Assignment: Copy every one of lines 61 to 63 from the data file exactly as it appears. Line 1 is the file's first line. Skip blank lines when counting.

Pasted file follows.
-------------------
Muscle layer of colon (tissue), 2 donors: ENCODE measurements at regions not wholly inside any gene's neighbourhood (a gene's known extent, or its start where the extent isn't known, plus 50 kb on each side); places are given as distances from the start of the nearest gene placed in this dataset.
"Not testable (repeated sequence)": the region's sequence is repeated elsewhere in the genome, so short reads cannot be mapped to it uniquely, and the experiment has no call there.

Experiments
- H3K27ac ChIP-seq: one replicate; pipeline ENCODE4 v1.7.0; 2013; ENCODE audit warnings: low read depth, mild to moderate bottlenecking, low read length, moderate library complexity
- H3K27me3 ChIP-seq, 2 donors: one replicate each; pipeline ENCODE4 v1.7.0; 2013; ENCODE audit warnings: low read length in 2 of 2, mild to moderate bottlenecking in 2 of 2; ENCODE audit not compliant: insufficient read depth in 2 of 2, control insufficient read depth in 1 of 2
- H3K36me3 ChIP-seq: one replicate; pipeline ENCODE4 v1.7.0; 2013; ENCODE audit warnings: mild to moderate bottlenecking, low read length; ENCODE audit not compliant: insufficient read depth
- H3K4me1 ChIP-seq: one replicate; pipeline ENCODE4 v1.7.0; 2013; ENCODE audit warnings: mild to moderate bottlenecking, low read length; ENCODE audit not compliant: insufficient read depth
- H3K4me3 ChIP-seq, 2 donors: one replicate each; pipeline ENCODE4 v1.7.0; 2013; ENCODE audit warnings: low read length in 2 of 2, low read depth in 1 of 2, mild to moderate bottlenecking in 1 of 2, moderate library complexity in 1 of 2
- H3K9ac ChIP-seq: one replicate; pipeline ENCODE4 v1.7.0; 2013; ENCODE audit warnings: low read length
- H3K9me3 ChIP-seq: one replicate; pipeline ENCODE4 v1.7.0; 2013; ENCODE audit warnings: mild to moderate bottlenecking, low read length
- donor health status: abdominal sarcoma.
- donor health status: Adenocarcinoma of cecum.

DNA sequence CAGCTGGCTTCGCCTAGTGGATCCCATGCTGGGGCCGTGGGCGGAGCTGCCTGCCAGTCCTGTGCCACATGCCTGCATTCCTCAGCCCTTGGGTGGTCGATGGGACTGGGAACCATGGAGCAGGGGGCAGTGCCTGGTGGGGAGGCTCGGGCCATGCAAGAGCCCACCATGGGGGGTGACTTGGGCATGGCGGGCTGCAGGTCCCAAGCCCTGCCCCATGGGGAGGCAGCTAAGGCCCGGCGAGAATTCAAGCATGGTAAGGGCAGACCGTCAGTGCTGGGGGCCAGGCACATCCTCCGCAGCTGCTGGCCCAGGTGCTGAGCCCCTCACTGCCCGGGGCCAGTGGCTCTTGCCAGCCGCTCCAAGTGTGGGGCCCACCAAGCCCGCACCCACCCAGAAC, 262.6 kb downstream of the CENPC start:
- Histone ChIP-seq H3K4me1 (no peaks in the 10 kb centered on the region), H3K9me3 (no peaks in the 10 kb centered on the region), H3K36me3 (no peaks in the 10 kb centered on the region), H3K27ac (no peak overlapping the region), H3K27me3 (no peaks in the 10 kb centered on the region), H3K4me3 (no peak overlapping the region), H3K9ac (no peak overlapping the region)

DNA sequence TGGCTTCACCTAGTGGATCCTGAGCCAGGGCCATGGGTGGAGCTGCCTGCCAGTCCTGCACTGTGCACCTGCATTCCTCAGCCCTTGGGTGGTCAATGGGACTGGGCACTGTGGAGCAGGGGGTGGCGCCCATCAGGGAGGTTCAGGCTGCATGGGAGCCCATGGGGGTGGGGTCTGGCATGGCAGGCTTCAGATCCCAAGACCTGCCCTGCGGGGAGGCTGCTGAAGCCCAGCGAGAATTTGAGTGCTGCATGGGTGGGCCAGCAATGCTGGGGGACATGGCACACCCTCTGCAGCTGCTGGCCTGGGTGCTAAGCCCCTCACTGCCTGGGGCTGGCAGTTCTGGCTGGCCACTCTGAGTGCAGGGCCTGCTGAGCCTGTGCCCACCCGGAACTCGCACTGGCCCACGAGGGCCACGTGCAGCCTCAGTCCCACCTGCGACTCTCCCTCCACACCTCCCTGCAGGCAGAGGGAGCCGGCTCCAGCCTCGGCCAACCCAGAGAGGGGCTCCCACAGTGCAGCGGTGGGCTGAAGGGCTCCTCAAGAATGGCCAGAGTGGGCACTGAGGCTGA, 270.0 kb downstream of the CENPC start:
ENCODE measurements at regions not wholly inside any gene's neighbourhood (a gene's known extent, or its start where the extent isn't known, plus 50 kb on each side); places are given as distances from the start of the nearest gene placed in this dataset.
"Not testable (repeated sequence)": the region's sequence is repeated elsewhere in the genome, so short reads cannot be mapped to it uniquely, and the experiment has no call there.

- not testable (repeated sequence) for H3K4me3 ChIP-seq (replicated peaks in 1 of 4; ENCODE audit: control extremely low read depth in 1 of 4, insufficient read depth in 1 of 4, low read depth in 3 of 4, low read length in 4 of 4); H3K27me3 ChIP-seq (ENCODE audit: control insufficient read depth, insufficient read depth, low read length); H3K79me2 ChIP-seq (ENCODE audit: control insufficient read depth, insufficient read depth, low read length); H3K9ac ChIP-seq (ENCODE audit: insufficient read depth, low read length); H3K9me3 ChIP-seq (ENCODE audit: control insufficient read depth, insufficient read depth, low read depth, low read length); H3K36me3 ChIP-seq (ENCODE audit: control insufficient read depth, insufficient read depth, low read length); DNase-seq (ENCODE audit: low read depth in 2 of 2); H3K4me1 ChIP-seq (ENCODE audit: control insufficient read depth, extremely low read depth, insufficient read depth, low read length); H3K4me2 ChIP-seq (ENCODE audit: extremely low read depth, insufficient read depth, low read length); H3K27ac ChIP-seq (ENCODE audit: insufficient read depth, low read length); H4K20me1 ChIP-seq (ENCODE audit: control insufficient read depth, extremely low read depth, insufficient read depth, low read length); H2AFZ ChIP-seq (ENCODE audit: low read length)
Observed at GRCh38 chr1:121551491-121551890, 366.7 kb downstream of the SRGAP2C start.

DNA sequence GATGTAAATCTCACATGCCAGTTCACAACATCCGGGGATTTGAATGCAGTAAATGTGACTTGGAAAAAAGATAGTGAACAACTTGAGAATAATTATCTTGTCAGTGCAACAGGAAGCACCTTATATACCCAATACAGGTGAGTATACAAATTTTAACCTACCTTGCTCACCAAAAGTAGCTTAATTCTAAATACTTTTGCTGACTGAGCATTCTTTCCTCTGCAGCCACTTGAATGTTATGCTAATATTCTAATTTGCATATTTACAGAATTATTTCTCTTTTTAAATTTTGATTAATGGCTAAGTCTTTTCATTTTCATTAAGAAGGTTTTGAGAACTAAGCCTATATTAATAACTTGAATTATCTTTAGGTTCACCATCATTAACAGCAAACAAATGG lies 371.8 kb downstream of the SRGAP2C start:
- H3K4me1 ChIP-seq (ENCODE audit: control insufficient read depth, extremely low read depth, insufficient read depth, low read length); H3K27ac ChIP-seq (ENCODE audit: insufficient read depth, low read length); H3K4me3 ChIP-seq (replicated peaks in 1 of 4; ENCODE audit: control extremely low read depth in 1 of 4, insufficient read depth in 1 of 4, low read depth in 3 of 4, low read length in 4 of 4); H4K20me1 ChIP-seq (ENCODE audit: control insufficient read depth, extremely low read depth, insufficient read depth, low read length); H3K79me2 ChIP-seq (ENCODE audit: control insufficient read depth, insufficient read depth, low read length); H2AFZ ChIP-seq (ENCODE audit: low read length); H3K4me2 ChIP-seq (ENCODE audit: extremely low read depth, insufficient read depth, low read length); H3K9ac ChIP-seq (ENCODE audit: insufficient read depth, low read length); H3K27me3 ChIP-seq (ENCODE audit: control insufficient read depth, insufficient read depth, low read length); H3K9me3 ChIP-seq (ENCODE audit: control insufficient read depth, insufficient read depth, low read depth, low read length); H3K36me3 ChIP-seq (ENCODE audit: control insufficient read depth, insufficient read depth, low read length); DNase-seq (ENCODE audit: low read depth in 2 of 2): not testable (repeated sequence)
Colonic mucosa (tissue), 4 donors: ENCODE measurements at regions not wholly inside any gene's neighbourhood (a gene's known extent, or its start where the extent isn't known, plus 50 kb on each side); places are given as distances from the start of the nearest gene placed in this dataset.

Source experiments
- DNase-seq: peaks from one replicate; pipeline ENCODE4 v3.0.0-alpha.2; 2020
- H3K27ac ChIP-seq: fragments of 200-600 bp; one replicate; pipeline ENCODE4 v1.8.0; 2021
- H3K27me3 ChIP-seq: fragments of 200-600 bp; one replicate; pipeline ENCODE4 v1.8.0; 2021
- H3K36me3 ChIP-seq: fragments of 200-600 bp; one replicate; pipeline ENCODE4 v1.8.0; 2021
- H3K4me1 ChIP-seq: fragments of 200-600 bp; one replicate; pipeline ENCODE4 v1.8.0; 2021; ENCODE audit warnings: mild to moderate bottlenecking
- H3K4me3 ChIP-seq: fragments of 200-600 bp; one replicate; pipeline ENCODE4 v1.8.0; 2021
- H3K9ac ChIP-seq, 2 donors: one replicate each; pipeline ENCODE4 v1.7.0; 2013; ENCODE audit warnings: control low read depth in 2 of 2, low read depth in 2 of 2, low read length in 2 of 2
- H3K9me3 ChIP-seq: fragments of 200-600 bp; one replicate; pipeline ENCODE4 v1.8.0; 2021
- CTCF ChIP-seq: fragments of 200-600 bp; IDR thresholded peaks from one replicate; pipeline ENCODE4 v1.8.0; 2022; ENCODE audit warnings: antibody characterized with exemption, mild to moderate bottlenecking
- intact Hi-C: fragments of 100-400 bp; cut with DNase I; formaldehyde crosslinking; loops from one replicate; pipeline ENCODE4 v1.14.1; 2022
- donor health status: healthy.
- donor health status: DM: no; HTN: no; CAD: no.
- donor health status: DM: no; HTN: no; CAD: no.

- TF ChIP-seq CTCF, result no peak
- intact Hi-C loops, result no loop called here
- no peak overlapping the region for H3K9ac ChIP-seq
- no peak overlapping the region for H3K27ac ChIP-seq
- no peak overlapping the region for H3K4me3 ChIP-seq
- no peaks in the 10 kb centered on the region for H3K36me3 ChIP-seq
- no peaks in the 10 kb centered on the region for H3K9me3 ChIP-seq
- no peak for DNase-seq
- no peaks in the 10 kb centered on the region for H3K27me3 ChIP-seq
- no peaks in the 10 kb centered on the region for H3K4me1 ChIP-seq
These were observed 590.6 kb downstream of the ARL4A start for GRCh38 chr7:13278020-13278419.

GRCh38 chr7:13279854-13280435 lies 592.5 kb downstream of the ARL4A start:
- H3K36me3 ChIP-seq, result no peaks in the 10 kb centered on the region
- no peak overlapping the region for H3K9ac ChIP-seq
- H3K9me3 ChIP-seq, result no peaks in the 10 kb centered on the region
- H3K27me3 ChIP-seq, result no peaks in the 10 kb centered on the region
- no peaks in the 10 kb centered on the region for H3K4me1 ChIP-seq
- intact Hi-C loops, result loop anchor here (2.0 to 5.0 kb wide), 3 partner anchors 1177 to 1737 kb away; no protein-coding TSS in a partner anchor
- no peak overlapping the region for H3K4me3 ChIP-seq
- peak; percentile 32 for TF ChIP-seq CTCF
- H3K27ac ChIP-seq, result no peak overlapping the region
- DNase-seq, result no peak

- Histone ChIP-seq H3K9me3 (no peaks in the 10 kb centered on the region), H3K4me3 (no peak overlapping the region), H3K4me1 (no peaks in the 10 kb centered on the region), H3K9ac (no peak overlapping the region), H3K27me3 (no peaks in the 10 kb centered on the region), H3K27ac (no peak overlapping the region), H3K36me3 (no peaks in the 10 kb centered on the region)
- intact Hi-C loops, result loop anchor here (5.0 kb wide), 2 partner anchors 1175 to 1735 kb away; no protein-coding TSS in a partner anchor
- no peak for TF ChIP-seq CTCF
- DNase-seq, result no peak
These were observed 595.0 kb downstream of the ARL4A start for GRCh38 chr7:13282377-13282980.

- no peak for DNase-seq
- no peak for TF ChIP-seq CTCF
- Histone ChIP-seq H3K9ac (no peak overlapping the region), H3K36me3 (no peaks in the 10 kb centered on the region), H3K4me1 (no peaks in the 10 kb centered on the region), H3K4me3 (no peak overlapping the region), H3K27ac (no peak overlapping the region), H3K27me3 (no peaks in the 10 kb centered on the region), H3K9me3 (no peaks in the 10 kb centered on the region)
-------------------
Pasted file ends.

- no peak for TF ChIP-seq CTCF
- DNase-seq, result no peak
These were observed 595.0 kb downstream of the ARL4A start for GRCh38 chr7:13282377-13282980.